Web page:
So I bought the kind of wood glue that is stainable, just in case any squelched up when I applied the veneer and didn't get wiped away. I carefully fit the veneer, measuring twice and cutting once, and only chipping one corner a little bit. I spread the glue in a generous, even layer, as per the directions in the bottle, and nestled the veneer into its new home. I grabbed a handful of leftover bricks the previous owners had left in the basement, weighed down as much of the top as I could cover, including the edges and the middle, and left all of this in place to dry for the hour suggested on the bottle.


When I came back later this evening to check on the progress, it was a disaster. The wood glue made the veneer buckle anyplace it wasn't actively weighed down, and quite a few places where it was, making a lovely series of foothills (some 1/2" high, honest to god) on the side of the cabinet. One buckle I would have been able to deal with - I've read enough of my father's Fine Woodworking magazines to know that you can slit them open, inject some glue in, then clamp the living shit out of it. But I'd say at least 20% of the side of the cabinet was buckled, well beyond the amount that "slit and glue" is designed to handle. Okay, I thought, I'd better go ahead and peel the stuff off now before the glue hardens completely.

The phrase that best describes this experience is probably, "Well, fuck me gently with a chainsaw, it would be more fun."

Far from uncured, the glue was lovely and stuck, necessitating the use of a chisel to chip it off. Not only did the veneer crack and split, peeling parts off but leaving others stuck to the cabinet so I'll have to use a power sander to get them off later, but the veneer was nice and stuck to the wood filler, too, which wasn't so nice and stuck to the cabinet. So not only do I have new chip marks in the wood and wood filler from prying the veneer off with the chisel, but also about 1/3 of the time when I could peel the veneer off, it brought a big chunk of wood filler with it. You can once again see through places in the side of the cabinet.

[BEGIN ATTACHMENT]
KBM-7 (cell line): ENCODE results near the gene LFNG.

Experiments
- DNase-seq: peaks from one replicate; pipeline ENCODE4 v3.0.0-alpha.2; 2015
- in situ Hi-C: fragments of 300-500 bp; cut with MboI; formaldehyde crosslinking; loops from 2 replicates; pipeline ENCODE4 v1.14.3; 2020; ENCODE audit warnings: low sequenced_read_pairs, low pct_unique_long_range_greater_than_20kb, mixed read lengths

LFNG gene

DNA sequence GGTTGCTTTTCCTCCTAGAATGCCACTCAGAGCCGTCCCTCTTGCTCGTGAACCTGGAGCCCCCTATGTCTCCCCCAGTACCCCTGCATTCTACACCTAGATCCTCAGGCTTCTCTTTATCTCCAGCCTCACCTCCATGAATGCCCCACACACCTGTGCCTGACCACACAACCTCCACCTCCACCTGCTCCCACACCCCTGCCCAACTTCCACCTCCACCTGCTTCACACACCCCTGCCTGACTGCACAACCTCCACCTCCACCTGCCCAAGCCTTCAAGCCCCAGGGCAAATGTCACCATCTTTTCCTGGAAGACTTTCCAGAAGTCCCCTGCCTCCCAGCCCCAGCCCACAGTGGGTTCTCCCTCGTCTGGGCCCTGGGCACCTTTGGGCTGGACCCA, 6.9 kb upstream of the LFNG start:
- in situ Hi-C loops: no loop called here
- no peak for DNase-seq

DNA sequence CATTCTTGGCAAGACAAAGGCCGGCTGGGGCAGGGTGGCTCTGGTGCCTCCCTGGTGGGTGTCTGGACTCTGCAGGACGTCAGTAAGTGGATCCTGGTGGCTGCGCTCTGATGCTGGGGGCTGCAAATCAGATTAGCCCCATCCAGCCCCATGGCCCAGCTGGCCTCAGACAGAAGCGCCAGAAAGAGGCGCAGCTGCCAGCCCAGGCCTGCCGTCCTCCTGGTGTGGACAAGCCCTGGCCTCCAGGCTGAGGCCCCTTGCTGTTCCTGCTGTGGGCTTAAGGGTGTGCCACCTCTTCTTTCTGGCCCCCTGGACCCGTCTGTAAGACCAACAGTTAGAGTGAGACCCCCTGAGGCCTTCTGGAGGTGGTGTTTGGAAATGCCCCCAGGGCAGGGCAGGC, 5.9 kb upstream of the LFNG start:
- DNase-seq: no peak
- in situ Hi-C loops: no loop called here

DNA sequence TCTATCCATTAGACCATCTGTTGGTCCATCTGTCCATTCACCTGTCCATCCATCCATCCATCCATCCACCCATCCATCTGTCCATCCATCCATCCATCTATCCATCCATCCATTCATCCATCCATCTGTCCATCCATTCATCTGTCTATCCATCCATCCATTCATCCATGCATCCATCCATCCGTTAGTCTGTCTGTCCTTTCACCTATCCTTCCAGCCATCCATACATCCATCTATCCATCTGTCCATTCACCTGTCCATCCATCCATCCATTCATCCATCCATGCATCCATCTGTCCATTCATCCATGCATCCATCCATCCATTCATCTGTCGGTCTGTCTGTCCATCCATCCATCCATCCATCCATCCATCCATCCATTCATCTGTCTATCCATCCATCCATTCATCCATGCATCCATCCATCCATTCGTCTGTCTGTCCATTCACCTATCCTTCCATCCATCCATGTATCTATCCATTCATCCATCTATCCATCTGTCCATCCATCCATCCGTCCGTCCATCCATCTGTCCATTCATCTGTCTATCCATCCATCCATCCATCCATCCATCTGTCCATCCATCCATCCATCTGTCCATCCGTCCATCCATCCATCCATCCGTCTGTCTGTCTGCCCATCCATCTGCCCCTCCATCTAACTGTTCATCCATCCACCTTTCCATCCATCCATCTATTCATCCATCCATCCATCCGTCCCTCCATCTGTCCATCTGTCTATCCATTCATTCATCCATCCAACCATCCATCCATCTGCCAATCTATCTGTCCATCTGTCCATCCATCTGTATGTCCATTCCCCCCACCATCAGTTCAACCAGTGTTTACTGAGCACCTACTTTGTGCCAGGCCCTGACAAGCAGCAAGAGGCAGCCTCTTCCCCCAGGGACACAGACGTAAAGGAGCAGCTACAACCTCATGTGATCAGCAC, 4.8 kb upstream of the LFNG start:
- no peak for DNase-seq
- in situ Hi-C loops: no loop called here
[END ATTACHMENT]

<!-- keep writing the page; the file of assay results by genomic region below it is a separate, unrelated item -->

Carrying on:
The remains of the veneer

Trust me when I say this used to be nice and smooth, even the filled parts

See what I get to work on for the next week or two?

I've set myself back by at least seven naps' worth of work, given that I'm now going to have to sand down the minefield that's left, fill in all the chips and holes, refill the deeper holes, refill the refilled deeper holes, and THEN redo the veneer.

But now we're into the cabinet for more like $175 dollars, what with the veneer and the glue and all, so I doubt I'm going to get away with throwing out the useless piece of motherfucking shit. No, I'm going to get to waste even more of my time, freezing my fingers off in the basement, fixing this thing that I don't even have a spot for in my house.

Before I make another 2-hour-round-trip drive to buy more veneer to replace what I ruined, I'm going to try using contact cement on the veneer for the other side of the cabinet. If that doesn't work, the whole shebang is going out to the curb the next day, and Jason can just bite me.

postscript: The original quote from the movie Heathers was, "Well, fuck me gently with a chainsaw. Do I look like Mother Teresa to you?" I've never had a chance to legitimately use it ... until now. So, I guess one good thing has come out of all this. Nothing like woodworking projects to expand your vocabulary.

1 comment:

Anonymous said...

I feel your pain. I cringed as I read the post.

I currently have several hundred dollars in maple and walnut plywood in the garage as we're in the process of installing built-in floor-to-ceiling shelving along 13' of wall.

There is always the knawing uncertainty of whether doing it yourself will win over purchasing the prefab from Ikea.

Let us know if contact cement is better than wood glue. I think that folks also use rubber roller to run out the bubbles in veneer.

Good luck.